Personally, I blame Dan Dadano for having such a stupid name that it's put everyone else in the office off their work whilst they try to work it out. It's the only logical explanation. Either that or Dan Dededelewooop is secretly the Joker in disguise.
Very well written. I have enjoyed these articles.
This one in particular makes the Superman fan in me depressed. It’s sad watching the owner of your favorite hero being so stupid. I feel like they are taking their fans for granted.
There were a few titles such as Demon Knights that came out of the N52 that were really god but I couldn’t keep up on because comics cost time and money. Both of which I am short on.
I dropped DC 5 years ago with the advent of the New 52, despite having been a DC reader continuously for more than half a century specifically because of how big a cut from previous continuity they were making. I never read any of those 85 cancelled titles. My one exception has been the Bombshells series which has its own continuity, stands alone from the rest of present continuity and is an interesting variation of the continuity patchwork that I’m familiar with I am also an avid follower of the CW/CBS DC TV continuity. I miss the old DC, but the new DC has yet to show me anything but these two that seem to satisfy that lack.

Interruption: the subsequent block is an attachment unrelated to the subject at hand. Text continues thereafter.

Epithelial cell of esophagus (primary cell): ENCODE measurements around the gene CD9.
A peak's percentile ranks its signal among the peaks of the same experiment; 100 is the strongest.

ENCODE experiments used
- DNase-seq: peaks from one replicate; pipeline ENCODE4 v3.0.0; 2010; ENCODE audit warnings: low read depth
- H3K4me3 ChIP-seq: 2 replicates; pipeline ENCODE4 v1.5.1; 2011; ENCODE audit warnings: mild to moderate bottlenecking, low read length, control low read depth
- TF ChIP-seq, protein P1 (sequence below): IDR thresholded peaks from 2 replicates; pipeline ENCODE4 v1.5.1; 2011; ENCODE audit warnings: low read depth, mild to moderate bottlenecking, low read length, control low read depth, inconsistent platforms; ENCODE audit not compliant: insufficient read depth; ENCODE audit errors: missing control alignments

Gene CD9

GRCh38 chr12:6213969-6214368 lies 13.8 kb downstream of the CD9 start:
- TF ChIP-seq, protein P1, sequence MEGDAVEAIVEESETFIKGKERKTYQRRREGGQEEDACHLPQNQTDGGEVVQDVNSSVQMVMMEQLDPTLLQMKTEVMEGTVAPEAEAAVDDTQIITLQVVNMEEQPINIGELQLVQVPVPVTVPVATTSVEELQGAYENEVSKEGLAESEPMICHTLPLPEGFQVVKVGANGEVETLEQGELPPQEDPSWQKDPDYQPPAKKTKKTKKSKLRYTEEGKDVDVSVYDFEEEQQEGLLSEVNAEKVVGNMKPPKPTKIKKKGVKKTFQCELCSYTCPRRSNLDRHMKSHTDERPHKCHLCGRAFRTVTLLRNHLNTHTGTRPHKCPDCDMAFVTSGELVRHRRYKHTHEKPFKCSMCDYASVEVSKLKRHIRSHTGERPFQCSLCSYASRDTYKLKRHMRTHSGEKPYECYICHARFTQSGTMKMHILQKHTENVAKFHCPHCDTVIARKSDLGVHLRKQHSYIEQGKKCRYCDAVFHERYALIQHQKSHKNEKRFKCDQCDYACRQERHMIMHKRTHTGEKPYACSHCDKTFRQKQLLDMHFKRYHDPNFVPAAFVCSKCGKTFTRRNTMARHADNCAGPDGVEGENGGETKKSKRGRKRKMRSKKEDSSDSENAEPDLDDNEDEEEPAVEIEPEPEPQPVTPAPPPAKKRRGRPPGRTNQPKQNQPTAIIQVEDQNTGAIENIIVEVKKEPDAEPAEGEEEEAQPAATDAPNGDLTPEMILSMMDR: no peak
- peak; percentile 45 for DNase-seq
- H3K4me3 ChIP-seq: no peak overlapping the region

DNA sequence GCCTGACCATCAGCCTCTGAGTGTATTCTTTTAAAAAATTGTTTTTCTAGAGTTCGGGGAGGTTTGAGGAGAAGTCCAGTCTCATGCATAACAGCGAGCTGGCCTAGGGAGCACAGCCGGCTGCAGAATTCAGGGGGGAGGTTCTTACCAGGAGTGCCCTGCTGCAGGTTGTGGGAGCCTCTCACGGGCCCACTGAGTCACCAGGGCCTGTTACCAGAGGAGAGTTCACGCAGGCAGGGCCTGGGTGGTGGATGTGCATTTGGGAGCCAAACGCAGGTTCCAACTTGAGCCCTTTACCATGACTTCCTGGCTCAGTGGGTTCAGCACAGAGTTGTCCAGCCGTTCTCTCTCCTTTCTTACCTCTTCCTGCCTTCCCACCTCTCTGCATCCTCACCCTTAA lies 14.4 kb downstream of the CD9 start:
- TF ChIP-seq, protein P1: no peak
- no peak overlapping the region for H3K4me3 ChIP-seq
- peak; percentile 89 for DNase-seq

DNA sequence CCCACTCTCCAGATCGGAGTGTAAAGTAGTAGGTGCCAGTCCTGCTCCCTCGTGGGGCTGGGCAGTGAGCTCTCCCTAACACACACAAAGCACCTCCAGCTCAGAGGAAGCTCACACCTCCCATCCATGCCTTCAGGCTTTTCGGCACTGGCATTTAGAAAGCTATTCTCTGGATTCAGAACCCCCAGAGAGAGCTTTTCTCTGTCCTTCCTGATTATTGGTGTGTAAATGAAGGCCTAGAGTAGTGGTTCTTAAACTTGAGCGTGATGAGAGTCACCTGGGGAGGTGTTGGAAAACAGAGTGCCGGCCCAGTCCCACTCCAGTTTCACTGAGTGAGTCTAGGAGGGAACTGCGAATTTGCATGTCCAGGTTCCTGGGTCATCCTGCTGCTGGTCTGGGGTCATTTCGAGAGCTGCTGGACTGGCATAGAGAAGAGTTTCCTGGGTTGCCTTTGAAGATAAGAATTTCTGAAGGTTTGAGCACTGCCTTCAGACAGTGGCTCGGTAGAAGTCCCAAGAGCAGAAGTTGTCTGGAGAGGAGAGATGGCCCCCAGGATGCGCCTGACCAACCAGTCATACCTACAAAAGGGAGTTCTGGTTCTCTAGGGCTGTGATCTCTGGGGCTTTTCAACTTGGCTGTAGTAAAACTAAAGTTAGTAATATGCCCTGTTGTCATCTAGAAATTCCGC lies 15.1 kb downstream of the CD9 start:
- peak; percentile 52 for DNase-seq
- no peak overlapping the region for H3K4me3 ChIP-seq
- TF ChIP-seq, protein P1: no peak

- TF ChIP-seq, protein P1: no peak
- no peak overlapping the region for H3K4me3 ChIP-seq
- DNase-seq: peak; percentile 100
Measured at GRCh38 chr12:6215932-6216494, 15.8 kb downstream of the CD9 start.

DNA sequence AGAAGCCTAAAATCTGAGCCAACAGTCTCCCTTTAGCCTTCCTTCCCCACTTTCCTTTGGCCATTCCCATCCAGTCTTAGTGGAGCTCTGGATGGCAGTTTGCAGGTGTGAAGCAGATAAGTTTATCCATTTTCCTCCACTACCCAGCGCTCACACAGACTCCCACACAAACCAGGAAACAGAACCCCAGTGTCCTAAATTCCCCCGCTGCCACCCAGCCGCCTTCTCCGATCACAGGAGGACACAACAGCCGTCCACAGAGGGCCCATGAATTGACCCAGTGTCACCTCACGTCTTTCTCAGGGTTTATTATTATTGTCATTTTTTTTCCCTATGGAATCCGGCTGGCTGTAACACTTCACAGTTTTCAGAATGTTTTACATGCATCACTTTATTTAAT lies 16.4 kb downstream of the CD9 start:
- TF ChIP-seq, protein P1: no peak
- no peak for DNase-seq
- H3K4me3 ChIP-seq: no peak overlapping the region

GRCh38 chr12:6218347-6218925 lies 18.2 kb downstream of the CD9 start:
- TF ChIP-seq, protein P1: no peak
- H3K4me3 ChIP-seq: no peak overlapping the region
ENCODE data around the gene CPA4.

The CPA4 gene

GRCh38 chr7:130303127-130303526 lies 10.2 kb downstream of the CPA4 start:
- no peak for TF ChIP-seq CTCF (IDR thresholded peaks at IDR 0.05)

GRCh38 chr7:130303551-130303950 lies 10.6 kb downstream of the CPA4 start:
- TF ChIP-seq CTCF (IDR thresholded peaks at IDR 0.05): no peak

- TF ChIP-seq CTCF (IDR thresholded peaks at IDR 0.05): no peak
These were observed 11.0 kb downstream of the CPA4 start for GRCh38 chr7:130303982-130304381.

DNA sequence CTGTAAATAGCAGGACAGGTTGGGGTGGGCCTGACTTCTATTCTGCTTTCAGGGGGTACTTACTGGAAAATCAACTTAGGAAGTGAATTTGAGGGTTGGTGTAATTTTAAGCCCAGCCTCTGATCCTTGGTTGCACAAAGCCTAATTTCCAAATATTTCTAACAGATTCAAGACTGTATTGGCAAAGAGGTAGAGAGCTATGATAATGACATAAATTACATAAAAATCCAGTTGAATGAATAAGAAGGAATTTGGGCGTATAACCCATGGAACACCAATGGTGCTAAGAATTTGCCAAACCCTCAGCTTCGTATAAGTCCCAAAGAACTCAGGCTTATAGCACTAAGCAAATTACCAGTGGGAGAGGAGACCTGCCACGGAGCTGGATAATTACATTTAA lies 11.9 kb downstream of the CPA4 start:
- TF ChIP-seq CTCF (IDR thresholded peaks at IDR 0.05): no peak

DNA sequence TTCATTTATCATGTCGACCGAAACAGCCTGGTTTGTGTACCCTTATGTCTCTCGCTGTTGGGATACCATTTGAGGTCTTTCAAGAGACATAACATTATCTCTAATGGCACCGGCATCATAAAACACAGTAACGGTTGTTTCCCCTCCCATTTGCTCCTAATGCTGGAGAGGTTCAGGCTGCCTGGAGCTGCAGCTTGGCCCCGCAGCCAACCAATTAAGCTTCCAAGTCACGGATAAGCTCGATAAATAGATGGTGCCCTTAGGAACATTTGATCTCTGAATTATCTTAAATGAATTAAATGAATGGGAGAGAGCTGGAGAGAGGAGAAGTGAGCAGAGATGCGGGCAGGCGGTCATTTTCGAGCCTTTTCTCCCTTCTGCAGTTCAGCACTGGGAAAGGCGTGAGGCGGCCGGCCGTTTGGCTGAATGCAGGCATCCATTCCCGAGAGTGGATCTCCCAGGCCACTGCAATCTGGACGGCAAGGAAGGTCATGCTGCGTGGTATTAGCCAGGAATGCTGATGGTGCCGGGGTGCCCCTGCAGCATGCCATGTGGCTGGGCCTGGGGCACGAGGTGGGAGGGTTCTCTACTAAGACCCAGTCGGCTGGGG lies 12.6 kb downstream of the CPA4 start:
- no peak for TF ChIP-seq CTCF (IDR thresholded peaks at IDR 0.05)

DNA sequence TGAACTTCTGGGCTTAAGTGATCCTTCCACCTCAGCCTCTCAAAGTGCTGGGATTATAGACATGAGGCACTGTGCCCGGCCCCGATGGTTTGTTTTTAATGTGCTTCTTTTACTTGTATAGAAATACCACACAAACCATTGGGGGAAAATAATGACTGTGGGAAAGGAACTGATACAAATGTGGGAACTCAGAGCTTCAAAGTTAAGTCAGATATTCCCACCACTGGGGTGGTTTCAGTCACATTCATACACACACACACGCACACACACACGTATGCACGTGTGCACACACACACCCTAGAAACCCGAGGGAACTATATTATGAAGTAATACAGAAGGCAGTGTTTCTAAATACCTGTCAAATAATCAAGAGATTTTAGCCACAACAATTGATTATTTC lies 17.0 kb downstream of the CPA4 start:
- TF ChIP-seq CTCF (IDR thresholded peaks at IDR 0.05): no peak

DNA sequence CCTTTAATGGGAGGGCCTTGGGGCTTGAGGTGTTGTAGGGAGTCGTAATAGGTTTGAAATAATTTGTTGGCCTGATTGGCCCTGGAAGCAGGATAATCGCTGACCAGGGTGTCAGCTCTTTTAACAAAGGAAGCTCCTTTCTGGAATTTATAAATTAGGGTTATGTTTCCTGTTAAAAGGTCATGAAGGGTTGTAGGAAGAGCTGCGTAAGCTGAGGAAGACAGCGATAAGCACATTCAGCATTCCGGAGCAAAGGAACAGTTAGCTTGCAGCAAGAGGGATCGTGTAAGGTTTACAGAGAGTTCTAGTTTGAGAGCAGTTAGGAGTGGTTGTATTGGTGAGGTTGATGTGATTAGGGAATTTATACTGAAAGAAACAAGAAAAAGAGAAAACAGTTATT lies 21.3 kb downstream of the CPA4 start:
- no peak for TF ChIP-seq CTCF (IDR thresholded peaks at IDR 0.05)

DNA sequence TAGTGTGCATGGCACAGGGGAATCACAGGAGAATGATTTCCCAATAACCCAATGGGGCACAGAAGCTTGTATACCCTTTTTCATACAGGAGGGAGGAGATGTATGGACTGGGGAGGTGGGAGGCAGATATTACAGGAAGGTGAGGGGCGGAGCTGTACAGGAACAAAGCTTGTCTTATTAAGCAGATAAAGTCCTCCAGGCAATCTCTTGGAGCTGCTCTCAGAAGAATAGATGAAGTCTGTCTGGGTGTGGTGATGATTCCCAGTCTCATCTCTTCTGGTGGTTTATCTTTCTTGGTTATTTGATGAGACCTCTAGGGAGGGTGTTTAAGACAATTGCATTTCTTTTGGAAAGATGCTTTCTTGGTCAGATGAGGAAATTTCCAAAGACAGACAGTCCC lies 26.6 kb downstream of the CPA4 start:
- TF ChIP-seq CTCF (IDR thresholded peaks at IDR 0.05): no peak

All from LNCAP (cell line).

In writing this, it occurs to me that the “New 52” came just a bit more than 52 years into my DC reading. From that perspective, what I miss was the “Old 52”, the 52 years from when I started reading Detective Comics with Batman and the Martian Manhunter until I cancelled my reservations.
I have to say I honestly have not read any comic books in a long long time due to time and money issues. So even though I follow the comic books news ( mostly for due to my position here ) I can’t actually testify to the current state of the comic industry. With that said I have to wonder if “Rebirth” is fixing the new 52 issues or is it making things worse ?